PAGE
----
Book Review · Books

Overland: Travelling with No Plan by Richard Kaufmann [BOOK REVIEW]

Overland: Travelling with No Plan by Richard Kaufmann [BOOK REVIEW] 

Honestly, I can’t recommend Overland enough, if you love to travel!

Reading Overland was an adventure in itself for me, because of multiple reasons, which I will explore in more detail below. Reading Overland in the way I did made me experience this book in the most adventurous way and understand the points it makes so much better. 

About The Book:

Overland: Travelling with No Plan by Richard Kaufmann [BOOK REVIEW] 

Honestly, I can’t recommend Overland enough, if you love to travel!

Pages: 222

Genre: Travel, Nonfiction

Publisher: Raz el Hanout

Format I read it in: Paperback

Rating: ★★★★★

My Thoughts:

I am so glad the author, Richard Kaufmann, agreed to send me a copy of this book. The first bit I loved about it was the design. The book cover looks amazing, as well as the pictures inside the book, that give life to the places and characters in the stories. But aside from this, the book also comes with a big map and a postcard, both also looking gorgeous. The map shows the travel lines between major cities and more information about the journeys too. 

“One does not travel in order to arrive, but for the sake of the journey itself.”

Johann Wolfgang von Goethe

When I started the book, I was preparing for a holiday. A 2-week road trip to Skopje, Macedonia in a car. According to Google, it takes 26 hours of driving (in one way). I was planning to finish Overland and write the review before we head off. And then the first paragraph of this book changed my plans. If I am about to travel so many hours, Overland would surely be the best choice of book to bring with me.

I am so glad I made that choice, and although this delayed my reading process and review (so sorry, Richard), I will forever cherish the connection this book now has with my road trip. What was supposed to be a “drive to get there” because a road trip in its fullest. My boyfriend and I decided to drive and stop in a lot of places throughout Europe, and explore a little bit of each country before we reach our destination. 

Overland focuses on travelling slowly, mostly using the train as a transport mode.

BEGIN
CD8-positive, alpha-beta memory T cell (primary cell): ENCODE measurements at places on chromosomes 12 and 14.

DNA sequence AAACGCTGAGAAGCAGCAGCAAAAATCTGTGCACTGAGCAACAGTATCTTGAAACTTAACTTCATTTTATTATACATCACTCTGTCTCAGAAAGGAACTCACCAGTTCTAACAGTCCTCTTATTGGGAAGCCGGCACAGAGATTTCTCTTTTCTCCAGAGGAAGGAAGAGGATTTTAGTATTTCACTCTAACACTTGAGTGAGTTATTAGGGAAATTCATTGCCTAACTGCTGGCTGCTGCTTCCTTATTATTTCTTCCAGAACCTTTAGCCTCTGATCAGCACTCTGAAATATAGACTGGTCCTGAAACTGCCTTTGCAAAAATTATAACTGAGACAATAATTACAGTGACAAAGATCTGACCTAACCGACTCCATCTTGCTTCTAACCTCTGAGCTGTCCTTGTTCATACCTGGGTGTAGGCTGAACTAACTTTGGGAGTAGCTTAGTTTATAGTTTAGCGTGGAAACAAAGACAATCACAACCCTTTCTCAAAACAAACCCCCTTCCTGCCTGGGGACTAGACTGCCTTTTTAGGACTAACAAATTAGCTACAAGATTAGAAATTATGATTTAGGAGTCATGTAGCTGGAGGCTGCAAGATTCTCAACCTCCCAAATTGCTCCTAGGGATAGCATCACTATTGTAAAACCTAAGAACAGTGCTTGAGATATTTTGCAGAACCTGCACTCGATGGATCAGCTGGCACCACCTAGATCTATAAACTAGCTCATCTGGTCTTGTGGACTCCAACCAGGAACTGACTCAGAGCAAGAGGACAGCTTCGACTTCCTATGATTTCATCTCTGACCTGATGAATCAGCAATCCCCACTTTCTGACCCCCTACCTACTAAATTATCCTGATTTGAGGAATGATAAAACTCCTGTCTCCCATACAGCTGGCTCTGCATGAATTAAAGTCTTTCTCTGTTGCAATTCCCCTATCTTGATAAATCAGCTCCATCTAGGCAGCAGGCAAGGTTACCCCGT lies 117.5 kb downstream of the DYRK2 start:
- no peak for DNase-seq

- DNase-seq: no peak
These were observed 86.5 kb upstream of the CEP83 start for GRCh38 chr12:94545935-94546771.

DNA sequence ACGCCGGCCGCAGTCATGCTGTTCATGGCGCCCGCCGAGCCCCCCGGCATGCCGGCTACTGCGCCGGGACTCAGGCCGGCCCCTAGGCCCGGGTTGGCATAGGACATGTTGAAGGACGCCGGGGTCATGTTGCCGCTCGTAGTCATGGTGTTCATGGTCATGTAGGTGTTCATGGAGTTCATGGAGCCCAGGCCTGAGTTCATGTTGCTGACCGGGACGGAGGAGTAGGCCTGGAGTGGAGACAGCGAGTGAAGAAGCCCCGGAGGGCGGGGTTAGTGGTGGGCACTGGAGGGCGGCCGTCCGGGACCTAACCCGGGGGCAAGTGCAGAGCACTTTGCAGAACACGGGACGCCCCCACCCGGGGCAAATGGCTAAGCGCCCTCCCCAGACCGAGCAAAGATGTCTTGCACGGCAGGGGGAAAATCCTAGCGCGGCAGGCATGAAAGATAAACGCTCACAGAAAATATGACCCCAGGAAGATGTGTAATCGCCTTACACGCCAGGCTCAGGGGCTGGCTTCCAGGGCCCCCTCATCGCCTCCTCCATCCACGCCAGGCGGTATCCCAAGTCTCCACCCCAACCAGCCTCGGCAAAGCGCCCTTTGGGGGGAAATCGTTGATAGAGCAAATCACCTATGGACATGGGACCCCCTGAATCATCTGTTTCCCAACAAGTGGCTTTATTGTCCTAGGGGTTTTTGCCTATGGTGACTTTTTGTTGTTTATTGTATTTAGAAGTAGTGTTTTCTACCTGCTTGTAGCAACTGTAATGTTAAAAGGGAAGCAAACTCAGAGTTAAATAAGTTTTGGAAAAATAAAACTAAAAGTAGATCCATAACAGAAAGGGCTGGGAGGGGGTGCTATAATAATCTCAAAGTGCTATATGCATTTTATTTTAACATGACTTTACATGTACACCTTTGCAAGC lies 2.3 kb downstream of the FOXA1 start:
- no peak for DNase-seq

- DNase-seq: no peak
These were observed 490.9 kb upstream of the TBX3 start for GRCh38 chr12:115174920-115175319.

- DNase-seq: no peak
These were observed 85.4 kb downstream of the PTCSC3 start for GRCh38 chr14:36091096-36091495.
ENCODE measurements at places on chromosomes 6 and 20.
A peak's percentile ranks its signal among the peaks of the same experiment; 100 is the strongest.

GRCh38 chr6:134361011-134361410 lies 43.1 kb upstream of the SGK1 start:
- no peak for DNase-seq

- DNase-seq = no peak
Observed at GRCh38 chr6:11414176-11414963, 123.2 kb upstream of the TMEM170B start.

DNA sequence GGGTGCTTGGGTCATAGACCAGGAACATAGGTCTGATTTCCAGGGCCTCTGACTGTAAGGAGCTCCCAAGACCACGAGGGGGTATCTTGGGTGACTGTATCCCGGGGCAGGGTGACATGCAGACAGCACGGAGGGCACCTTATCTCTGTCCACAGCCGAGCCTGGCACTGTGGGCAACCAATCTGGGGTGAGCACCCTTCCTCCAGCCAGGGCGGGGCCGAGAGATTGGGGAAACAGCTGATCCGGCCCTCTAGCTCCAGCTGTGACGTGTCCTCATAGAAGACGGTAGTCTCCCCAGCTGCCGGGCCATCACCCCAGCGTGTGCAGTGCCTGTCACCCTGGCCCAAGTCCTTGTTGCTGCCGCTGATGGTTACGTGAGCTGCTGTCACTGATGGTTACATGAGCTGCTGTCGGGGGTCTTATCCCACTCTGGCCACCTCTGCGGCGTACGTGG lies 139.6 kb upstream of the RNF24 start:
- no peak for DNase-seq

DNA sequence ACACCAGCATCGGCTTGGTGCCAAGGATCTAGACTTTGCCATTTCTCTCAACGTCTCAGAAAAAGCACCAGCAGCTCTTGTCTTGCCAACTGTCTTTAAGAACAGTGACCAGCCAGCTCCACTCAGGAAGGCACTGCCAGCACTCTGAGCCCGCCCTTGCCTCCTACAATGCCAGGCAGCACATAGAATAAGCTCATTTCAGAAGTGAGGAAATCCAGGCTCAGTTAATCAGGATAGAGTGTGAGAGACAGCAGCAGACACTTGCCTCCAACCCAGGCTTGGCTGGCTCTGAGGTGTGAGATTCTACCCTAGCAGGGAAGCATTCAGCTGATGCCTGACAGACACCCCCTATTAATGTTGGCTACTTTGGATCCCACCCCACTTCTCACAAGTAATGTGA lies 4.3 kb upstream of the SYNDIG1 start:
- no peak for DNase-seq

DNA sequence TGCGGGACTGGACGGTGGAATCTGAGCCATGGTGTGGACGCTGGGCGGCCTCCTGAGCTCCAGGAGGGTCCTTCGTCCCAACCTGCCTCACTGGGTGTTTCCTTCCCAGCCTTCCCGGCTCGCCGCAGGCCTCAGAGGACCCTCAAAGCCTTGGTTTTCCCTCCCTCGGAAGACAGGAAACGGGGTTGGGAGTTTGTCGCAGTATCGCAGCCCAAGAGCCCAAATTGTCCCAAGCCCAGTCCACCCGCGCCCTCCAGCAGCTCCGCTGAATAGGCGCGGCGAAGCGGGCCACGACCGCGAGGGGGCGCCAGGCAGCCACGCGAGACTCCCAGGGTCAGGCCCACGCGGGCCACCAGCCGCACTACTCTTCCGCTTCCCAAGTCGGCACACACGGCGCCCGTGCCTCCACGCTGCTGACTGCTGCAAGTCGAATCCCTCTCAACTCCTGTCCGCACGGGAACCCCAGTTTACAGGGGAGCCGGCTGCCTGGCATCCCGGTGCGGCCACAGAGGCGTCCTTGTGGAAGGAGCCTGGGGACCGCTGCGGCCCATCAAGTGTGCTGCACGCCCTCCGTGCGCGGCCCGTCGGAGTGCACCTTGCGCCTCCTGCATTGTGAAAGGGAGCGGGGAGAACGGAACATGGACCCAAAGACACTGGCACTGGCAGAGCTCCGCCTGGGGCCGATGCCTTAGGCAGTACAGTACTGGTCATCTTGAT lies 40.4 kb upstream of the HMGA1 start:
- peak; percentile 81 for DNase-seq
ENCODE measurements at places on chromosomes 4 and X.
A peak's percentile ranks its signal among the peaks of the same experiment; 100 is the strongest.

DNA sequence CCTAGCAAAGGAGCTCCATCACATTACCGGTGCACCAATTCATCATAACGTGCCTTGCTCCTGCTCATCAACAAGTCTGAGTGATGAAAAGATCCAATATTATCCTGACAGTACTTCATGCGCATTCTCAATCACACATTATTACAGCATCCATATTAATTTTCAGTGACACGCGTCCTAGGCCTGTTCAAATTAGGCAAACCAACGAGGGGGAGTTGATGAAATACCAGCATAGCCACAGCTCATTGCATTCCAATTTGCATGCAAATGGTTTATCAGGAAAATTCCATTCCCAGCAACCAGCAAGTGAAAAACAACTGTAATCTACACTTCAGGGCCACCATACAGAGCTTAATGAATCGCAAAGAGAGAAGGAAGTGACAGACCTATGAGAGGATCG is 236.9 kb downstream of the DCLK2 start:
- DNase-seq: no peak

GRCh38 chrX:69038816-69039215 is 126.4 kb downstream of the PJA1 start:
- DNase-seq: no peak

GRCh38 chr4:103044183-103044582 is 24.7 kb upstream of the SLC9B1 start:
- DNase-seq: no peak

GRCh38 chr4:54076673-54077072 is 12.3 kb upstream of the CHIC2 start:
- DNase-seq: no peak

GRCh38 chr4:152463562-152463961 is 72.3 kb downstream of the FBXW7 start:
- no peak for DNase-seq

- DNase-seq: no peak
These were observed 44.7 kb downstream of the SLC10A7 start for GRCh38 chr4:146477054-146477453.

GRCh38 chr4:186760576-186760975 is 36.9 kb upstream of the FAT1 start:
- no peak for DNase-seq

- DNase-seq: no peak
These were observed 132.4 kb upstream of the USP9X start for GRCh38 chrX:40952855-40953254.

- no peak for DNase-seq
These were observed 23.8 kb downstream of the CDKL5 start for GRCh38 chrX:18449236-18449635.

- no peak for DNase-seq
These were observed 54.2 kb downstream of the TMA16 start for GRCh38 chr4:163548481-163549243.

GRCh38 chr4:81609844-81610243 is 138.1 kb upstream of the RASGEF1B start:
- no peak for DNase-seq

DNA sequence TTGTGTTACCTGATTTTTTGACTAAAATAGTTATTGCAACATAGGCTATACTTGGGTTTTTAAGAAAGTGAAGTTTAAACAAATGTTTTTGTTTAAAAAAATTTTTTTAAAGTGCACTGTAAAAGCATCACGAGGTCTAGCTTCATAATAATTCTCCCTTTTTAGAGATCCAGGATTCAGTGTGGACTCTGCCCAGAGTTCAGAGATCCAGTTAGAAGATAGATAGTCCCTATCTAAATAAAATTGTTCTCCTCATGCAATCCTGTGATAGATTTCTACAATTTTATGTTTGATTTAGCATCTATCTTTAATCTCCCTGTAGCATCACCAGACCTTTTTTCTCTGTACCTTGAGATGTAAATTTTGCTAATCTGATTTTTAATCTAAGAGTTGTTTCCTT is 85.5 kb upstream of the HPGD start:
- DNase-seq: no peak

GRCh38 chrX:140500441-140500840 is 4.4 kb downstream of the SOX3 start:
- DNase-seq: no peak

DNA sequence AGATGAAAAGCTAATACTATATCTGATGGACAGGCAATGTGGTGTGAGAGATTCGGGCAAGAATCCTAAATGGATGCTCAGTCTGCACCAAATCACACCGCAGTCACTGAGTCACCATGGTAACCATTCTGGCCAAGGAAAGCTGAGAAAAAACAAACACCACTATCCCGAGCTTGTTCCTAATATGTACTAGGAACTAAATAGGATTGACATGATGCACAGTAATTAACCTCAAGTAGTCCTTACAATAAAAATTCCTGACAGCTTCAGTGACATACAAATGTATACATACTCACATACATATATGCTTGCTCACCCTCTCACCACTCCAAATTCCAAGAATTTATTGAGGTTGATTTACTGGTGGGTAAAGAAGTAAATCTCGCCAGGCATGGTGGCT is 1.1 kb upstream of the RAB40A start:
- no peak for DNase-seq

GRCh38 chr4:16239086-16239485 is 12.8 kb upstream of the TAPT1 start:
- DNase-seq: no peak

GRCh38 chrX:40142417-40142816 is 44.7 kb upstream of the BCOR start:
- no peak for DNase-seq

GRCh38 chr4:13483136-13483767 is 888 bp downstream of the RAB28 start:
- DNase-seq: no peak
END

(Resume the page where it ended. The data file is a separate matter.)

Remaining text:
Richard begins his story by talking about his adventures and why he fell in love with travelling. Going to Morocco with one plan and ending up with a ton of memories, new friendships and stories to tell. Then travelling to Iran via train and meeting Anna, who will later on become his wife. I loved how well described the places and people are in this book. I can feel the culture, I can almost smell the cities. Everytime I read about an adventure, I want to travel and experience that too. 

A very important message that is shared in this book is about how holidays are perceived today by the majority of people. People book a flight, and then wait until they reach the destination for their holiday to start.

“I think that we should free ourselves of the idea that the holiday doesn’t start till we reach our destination, and that the happiness we find there ends with our departure.”

Through the stories in Overland, we can see there is more to travel than the actual destination. Travelling to a certain destination is an adventure in itself. I know my road trip with a car can’t compare with train or bus travels, but I saw so much more out my window than I would have if I was inside a plane. If I was on a plane, I would never have driven past Frankfurt, and seen a bridge above the motorway that happens to be a runway, and actually see a plane taking off right in front of me whilst I was driving. 

The book also explores travelling without a plan, and travelling with as little planning as you can manage. Usually, we are very quick to moan if something we’ve been expecting from our holiday is not there. But what if we don’t have any expectations? What if we just have our destination in mind, and then take things as they come? Imagine all the places you can see, all the new interesting people you may meet. How many adventures have we missed by sticking to our holiday plans? 

I am a very organised person, and having no plans would stress me out immensely. But after reading Richard’s stories, I know it’s possible to plan little to be able to relax, but also leave a lot of free space for memories to just create themselves on their own accord. And that’s where the real fun is. 

Honestly, I can’t recommend Overland enough, if you love to travel!